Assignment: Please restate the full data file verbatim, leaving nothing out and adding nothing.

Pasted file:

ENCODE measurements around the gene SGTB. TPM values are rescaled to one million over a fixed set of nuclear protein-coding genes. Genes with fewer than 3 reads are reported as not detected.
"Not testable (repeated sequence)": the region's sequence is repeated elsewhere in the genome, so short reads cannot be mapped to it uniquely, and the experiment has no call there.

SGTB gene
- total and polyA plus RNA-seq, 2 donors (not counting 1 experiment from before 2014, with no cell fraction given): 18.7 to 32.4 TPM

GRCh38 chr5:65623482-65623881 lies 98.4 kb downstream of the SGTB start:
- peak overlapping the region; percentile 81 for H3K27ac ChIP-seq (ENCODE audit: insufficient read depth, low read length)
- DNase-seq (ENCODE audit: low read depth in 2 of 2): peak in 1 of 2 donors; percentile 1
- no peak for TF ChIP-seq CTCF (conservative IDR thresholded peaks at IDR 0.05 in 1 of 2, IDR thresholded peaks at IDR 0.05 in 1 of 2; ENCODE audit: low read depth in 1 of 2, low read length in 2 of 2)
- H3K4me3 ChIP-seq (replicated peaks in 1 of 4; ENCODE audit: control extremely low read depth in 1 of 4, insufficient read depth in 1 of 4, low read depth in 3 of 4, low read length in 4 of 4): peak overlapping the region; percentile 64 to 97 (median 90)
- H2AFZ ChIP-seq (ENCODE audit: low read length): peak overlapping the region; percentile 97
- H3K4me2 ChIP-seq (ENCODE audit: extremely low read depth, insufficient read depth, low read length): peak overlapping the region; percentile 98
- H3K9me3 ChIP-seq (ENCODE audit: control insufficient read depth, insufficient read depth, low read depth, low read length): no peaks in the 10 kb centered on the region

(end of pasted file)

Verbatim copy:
ENCODE measurements around the gene SGTB. TPM values are rescaled to one million over a fixed set of nuclear protein-coding genes. Genes with fewer than 3 reads are reported as not detected.
"Not testable (repeated sequence)": the region's sequence is repeated elsewhere in the genome, so short reads cannot be mapped to it uniquely, and the experiment has no call there.

SGTB gene
- total and polyA plus RNA-seq, 2 donors (not counting 1 experiment from before 2014, with no cell fraction given): 18.7 to 32.4 TPM

GRCh38 chr5:65623482-65623881 lies 98.4 kb downstream of the SGTB start:
- peak overlapping the region; percentile 81 for H3K27ac ChIP-seq (ENCODE audit: insufficient read depth, low read length)
- DNase-seq (ENCODE audit: low read depth in 2 of 2): peak in 1 of 2 donors; percentile 1
- no peak for TF ChIP-seq CTCF (conservative IDR thresholded peaks at IDR 0.05 in 1 of 2, IDR thresholded peaks at IDR 0.05 in 1 of 2; ENCODE audit: low read depth in 1 of 2, low read length in 2 of 2)
- H3K4me3 ChIP-seq (replicated peaks in 1 of 4; ENCODE audit: control extremely low read depth in 1 of 4, insufficient read depth in 1 of 4, low read depth in 3 of 4, low read length in 4 of 4): peak overlapping the region; percentile 64 to 97 (median 90)
- H2AFZ ChIP-seq (ENCODE audit: low read length): peak overlapping the region; percentile 97
- H3K4me2 ChIP-seq (ENCODE audit: extremely low read depth, insufficient read depth, low read length): peak overlapping the region; percentile 98
- H3K9me3 ChIP-seq (ENCODE audit: control insufficient read depth, insufficient read depth, low read depth, low read length): no peaks in the 10 kb centered on the region